Thus do we derive the deduction that the system of rites deals with the permanent needs inthe life of man, for whom they are created, and which remain the same inspite of thecontinuous progress in man's life-style. This is so because the application of a fixedprescription requires a fixed need. Hence, this question comes up:Is there really a fixed need in the life of man ever since jurisprudence started its cultivatingrole, remaining as such until today, so that we may interpret-in the light of its stability-thestability of the formulae whereby jurisprudence has treated and satisfied this same need, sothat in the end we can explain the stability of worship in its positive role in man's life?It may seem, at first look, that to suggest such a fixed need of this sort is not acceptable, thatit does not coincide with the reality of man's life when we compare today's man with theman of the future. We certainly find man getting continuously further-in the method, natureof problems, and factors of progress of his own life-from the circumstances of the tribalsociety, his pagan problems, worries, limited aspirations, and the method of treating andorganizing these needs, wherein appeared the concluding jurisprudence. Therefore, how canrites-in their own particular juristic system-perform a real role in this field which iscontemporary to man's life-span, inspite of the vast progress in means and methods of living? If rites such as prayers, ablution, ceremonial washing (ghusul), and fasting had beenuseful during some stage in the life of the bedouin man- taking part in cultivating hisbehaviour; his practical commitment to clean his body and keep it from excessive eating anddrinking- these same goals, by the same token, are achieved by modern man through thevery nature of his civilized life and the norms of social living. So, it would seem that theserites are no longer a necessary need as they used to be once upon a time, nor have theyretained a role in building man's civilization or solving his sophisticated problems !But this theory is wrong. The social progress in means and tools- for example, in the ploughchanging in man's hand to a steam or electric machine-imposes a change in man'srelationship to nature and to whatever material forms it takes. Take agriculture, for example,which represents a relationship between the land and the farmer; it develops materially inform and context according to the norm of development described above.As regarding worship, the latter is not a relationship between man and nature, so that itwould be affected by such sort of development or progress. Rather, it is a relationshipbetween man and his Lord. This relationship has a spiritual role which directs man'srelationship to his brother man. In both cases. However, we find that humanity historically,lives with a certain number of fixed needs faced equally by the man of the age of oil (i.e:,animal oil used for lighting) as well as that of the age of electricity. The system of rites inIslam is the fixed solution for the fixed needs of this sort, and for problems whose nature isnot sequential; instead, they are problems which face man during his individual, social andcultural build-up. Such a solution, called "rites," is still alive in its objectives until today,becoming an essential condition for man to overcome his problems and succeed in practicing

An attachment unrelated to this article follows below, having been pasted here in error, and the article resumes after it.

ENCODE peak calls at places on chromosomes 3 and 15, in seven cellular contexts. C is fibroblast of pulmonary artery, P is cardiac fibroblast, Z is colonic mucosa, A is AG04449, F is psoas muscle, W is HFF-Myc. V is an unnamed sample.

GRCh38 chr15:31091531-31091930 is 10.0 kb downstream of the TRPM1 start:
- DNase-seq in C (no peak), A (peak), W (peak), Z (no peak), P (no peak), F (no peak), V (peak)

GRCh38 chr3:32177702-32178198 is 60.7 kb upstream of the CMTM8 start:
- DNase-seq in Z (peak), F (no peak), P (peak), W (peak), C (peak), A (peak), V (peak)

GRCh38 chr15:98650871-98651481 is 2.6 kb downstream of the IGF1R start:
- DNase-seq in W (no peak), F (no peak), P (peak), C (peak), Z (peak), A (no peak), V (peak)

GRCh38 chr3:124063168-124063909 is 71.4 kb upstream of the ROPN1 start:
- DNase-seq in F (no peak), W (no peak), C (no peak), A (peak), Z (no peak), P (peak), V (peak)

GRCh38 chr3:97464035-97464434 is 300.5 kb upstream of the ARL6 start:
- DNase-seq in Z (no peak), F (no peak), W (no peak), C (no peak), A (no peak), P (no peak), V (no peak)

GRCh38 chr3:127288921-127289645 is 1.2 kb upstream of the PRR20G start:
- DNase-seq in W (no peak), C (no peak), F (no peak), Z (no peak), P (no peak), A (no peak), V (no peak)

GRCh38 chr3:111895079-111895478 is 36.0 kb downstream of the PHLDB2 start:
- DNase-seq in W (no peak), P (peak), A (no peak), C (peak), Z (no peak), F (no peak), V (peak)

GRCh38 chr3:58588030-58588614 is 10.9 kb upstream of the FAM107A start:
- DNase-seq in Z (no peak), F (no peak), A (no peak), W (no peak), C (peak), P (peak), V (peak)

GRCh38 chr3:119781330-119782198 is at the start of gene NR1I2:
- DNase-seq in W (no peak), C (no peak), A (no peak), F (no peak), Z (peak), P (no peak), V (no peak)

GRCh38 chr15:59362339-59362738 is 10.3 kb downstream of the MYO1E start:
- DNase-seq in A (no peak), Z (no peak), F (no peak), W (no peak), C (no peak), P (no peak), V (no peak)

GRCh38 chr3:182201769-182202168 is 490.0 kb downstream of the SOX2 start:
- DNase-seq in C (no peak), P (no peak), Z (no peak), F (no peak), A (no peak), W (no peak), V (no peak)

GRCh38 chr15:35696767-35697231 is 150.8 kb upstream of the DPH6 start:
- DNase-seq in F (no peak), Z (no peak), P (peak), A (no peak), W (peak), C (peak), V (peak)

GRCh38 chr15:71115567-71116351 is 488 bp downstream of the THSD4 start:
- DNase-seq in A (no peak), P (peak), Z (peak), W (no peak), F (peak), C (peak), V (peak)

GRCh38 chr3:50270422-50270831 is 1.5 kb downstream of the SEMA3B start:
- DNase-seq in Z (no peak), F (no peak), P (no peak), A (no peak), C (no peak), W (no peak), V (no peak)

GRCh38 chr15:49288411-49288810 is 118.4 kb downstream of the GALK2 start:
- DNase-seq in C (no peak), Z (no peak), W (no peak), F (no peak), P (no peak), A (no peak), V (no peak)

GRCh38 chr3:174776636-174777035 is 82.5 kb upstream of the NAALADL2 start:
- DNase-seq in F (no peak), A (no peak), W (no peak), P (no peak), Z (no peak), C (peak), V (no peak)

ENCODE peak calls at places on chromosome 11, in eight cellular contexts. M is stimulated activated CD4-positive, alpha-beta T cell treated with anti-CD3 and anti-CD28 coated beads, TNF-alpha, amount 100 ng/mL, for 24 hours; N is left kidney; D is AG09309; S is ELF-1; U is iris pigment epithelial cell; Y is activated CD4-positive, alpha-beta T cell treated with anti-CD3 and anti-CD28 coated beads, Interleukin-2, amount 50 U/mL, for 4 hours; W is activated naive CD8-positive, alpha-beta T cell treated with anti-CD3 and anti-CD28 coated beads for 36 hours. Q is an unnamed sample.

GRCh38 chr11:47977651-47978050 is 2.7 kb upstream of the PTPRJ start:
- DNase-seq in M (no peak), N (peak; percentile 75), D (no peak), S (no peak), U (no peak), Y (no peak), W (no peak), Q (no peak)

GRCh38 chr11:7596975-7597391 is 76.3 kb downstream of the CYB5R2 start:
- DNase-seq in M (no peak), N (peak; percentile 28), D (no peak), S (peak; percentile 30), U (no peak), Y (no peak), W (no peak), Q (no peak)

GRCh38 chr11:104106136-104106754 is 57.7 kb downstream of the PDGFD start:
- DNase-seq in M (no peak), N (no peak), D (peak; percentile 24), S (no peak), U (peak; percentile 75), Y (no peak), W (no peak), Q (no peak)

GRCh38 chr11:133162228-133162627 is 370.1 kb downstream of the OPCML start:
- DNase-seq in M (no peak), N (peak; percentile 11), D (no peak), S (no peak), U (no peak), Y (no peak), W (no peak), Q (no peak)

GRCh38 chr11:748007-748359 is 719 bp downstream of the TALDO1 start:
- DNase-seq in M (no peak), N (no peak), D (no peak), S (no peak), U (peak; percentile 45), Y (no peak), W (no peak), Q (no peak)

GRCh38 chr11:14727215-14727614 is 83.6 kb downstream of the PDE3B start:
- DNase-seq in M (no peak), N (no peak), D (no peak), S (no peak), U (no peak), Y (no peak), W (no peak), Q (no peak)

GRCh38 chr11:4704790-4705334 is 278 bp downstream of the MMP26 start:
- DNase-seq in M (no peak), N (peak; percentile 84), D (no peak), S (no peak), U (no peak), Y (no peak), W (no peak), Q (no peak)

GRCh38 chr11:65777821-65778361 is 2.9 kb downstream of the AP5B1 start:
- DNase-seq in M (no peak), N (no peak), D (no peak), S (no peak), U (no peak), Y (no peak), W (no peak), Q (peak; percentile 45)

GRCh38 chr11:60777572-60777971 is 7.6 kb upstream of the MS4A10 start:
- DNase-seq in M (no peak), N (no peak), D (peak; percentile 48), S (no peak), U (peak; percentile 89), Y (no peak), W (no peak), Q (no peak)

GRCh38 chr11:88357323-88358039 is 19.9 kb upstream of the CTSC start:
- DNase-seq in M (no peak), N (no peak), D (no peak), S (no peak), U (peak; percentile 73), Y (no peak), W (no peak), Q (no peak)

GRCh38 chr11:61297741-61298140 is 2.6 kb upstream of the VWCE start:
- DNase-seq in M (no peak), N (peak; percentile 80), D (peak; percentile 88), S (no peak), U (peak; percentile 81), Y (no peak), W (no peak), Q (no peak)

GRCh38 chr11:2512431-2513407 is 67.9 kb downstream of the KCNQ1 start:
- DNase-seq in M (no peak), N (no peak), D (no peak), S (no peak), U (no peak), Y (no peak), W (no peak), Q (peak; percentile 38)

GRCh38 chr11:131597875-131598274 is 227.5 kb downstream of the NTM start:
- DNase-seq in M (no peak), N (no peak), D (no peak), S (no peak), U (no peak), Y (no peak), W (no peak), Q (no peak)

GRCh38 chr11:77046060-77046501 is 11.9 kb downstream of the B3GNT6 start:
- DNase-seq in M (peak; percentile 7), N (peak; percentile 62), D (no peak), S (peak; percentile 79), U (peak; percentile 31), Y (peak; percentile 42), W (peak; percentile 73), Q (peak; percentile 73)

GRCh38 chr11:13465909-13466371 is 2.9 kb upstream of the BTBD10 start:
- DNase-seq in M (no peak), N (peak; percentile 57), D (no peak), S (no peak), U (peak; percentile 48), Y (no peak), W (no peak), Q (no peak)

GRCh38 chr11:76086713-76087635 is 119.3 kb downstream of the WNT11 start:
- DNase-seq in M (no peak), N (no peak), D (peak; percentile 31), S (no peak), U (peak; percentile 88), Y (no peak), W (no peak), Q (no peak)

his civilized vocations.In order to clearly know all this, we have to point out some fixed lines of needs andproblems in man's life, and the role rites play in satisfying such needs and overcoming suchproblems.These lines are as follows:1) the need to be linked to the Absolute2) the need for subjectivity in purpose and self-denial3) the need for inner feeling of responsibility to guarantee executionThe system of rites is a way to organize the practical aspect of the relationship between manand his Lord; therefore, it cannot separate his evaluation from that of this very relationshipand of its role in man's life. From here, both of these questions are inter- related:First: What is the value achieved through the relationship between man and his lord in hiscivilized march? And is it a fixed value treating a fixed need in this march, or is it asequential one linked to temporal needs or limited problems, losing its significance at theend of the stage limiting such needs and problems?Second: What is the role played by rites as regarding that relationship and what is the extentof its significance as a practical dedication to the relationship between man and God?What follows is a summary of the necessary explanation concerning both questions:
The Link Between The Absolute Is A Two-Fold Problem
The observer, scrutinizing the different acts of the stage-story of man in history, may findout that the problems are different and the worries diversified in their given daily formulas.But if we go beyond these formulas, infiltrating into the depth and essence of the problem,we will find one main essential and fixed problem with two edges or contrasting poleswherefrom mankind suffers during his civilized advancement along history. Looking fromone angle, the problem is loss and nonentity which is the negative side of the problem. Andfrom another angle, the problem is extreme in entity and belonging. This is expressed byconnecting the relative facts to which man belongs to an Absolute, thus expressing thepositive side of the same problem. The Concluding Jurisprudence (of Islam) has given thename "atheism" to the first problem, which it expresses very obviously, and the name"idolatry" and Shirk (believing in one or many partners with God) as also an obviousexpression of it. The continuous struggle of Islam against atheism and Shirk is, in itscivilized reality, a struggle against both sides of the problem in their historical dimensions.

You're Reading a Free Preview

Download
/*********** DO NOT ALTER ANYTHING BELOW THIS LINE ! ************/ var s_code=s.t();if(s_code)document.write(s_code)//-->